Racism in Age of Conan’s Hyborian Age

As a black gay Irish albino, I know the sting of prejudice, the invisible walls of racial stereotyping that isolate me from my fellow men. I hate it. I hate and I hate and I hate, even going so far as to declare myself Imperial Wizard of my own secret society for the Advancement in America of Black Gay Irish Albinos. I have not attracted any other members yet, but if you’re white, and if you’ve ever woken up in the dead of night to find a stuffed Pillsbury Doughboy Doll, crucified upside down and burning on your front lawn, I’m sorry to say that was me.

But I think Robert E. Howard has gotten a bum rap as a racist for his Conan stories, and, by association, I think Funcom’s latest MMO, Age of Conan, is being unfairly tarnished by the same brush.

Taking a look at the Age of Conan forums, it’s easy to see that there’s a common set of people convinced that the Conan stories were filthy exercises in racist hate-mongering. In this thread, for example, one Age of Conan fan comments:

Conan is a misogynist and a racist, a fantasy reflection of his creator’s worldview.

Rant about “degenerate” mixed races, praise for purebred whities.

Oh yeah, Conan calls people “Black dog”, kills them, and gets the gerl in the end through a display of infantile machoism and “Triumph of the Will”.

Another agrees:

Ya, I’m reading Conan: The Hour of The Dragon by R.E.H. and the first thing that popped out to me was the term negroide or something like that. So far he’s presented a depiction of black poeple in his books as primitive and neanderthalish. It’s kind of interesting but at the same time it’s very unedgucated.

Leading to this final conclusion:

Howard was a well read racist fscknuzzle…

Arguments so meticulously wrought, put forward with such erudition are certainly compelling. But one wonders what sort of racially-sensitive Cimmerian murder machine these guys were imagining when they came to the Conan mythos.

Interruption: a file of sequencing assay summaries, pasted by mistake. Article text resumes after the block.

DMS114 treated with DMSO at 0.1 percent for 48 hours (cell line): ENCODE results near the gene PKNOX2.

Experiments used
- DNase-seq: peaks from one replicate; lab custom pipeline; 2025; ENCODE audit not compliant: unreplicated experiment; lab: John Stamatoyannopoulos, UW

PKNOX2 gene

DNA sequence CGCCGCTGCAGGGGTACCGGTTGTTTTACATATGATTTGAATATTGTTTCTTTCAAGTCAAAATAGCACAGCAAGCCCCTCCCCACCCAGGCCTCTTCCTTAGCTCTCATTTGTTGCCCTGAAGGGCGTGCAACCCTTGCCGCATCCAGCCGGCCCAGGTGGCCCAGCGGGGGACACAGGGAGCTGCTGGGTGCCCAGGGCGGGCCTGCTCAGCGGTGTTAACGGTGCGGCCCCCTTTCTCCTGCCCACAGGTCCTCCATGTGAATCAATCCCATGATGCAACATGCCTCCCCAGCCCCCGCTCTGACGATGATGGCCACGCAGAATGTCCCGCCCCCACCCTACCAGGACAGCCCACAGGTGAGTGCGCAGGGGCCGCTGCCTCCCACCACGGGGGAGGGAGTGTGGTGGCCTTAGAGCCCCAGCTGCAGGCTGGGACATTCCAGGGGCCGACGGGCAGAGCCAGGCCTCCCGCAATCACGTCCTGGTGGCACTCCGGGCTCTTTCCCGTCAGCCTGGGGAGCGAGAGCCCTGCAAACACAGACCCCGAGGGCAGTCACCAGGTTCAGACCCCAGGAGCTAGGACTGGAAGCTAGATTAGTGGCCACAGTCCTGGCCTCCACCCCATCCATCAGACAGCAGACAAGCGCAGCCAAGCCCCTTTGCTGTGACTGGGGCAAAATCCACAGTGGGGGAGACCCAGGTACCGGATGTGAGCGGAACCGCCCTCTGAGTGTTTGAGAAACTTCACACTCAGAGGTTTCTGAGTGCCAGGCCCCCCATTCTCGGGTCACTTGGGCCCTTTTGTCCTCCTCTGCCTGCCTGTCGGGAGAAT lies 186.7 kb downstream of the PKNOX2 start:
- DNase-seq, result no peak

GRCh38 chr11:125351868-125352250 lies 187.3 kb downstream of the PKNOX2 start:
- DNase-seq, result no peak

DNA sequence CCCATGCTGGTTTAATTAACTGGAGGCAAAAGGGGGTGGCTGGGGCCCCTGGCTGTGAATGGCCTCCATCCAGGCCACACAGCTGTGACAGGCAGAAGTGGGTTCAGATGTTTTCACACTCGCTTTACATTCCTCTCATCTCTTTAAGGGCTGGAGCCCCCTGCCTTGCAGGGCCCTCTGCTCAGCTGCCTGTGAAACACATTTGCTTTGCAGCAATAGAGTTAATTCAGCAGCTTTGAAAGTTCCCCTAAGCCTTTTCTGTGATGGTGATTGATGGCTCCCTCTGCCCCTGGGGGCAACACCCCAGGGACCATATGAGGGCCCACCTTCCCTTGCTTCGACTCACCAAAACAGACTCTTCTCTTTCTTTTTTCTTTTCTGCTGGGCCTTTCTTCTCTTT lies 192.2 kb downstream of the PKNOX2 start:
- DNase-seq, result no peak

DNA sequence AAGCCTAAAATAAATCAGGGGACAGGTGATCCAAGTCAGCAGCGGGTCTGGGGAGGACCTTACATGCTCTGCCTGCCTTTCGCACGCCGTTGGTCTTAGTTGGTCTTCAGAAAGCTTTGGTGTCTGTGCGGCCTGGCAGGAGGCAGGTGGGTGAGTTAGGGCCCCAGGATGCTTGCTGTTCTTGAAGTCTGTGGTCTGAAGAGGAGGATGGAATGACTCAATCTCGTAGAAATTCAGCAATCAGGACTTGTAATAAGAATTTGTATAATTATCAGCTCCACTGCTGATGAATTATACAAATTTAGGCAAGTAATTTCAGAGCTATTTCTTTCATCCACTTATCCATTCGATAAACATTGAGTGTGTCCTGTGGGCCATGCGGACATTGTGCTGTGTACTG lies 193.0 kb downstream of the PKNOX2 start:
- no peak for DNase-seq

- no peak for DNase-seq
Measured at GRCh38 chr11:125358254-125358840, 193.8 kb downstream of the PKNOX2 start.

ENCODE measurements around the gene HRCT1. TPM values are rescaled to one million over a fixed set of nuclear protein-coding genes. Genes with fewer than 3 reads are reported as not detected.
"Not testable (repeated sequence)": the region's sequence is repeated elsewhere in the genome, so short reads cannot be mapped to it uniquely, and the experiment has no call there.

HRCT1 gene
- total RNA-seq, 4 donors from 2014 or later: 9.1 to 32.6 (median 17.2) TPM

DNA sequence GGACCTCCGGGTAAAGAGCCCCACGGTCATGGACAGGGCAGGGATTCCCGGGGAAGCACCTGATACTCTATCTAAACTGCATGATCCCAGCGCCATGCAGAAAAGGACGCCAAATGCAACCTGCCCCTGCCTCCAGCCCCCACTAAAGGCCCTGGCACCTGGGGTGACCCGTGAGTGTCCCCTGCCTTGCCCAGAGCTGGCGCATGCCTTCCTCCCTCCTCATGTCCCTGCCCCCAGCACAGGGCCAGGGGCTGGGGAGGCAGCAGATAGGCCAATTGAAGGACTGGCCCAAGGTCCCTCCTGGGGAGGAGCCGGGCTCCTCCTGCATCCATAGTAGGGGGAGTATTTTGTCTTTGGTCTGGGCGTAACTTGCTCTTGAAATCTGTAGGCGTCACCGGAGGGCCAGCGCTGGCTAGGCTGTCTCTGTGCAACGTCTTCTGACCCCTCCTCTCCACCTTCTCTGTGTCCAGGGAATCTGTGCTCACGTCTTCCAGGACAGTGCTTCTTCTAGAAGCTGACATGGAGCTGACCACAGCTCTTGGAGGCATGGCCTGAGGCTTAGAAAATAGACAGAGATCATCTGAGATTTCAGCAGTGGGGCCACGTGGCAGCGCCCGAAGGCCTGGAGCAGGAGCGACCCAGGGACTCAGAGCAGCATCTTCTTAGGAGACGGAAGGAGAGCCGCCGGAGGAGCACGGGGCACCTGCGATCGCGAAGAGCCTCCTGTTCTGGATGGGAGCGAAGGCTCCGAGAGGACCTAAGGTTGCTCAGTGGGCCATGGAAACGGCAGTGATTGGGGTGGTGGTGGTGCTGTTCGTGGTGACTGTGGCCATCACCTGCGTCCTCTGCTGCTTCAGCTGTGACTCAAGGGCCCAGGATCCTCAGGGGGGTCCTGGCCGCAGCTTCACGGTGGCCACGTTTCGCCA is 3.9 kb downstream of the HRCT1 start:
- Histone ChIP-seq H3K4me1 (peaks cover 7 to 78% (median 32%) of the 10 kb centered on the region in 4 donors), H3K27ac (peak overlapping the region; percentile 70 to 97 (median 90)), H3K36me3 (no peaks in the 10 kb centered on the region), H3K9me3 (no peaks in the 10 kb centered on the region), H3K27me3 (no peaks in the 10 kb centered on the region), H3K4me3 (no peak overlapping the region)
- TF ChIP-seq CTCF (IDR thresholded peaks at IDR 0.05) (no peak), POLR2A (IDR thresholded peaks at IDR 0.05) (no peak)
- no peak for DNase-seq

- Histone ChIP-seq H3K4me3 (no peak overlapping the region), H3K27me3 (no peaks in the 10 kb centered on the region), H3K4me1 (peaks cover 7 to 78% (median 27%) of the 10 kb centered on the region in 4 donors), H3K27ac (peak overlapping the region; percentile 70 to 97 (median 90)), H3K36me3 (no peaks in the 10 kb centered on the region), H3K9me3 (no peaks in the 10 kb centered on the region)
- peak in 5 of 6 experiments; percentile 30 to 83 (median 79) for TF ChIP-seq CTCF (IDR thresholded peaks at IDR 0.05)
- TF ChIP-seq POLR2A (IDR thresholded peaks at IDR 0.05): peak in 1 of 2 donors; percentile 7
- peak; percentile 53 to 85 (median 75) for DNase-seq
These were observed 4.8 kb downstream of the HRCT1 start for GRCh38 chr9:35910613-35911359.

It’s true, Conan does call some Stygians “black dogs” right before he drives an axe through their brain pans. It’s odd that, from the perspective of these enlightened 21st century free thinkers, pointing out the color of someone’s skin in anger is worse than just murdering them in anger.

It’s also true that Howard uses the term “negroid” to describe Stygians and other black races. But, of course, in 1930, when Howard was writing, that word wasn’t considered racist: it was widely used as a term of now-outdated anthropological description. Howard is, perhaps, to blame for not being forward thinking enough to refer to his Stygians by the politically correct term “African-Americans…” except, of course, that Stygians are neither Africans or Americans. They are Stygians.

And that’s the rub. In my opinion, Howard’s supposed racism was actually a very clever literary device, less racist than a literary example of cultural archetyping. In essence, in creating Hyboria, Howard wanted a large fictional canvas upon which he could indulge his love for history and historical drama without having to be burdened with the responsibility of rigid historical accuracy.

The literary method Howard used to achieve this was very clever. Instead of creating an entirely fictional world, he imagined a Eurasian super-continent, rife with civilizations unrecorded by history. However, Howard still wanted to be able to call upon the vague outlines of his reader’s historical and cultural knowledge: populating his world with mythical civilizations, he wanted the Stygians to evoke the mysticism and necromancy that permeates our impressions of early Egyptian culture. He wanted the Acheronians to inflect the opulence, decadence and might of the Roman Empire. For the Cimerians, he wanted to invoke Celtic fury and ruggedness. For Aquilonia, Howard wanted to invoke the chivalrous mythos of France’s Carolignian Empire. And so on. But at the same time, he did not want to be tied down by all of these civilization’s historical constraints.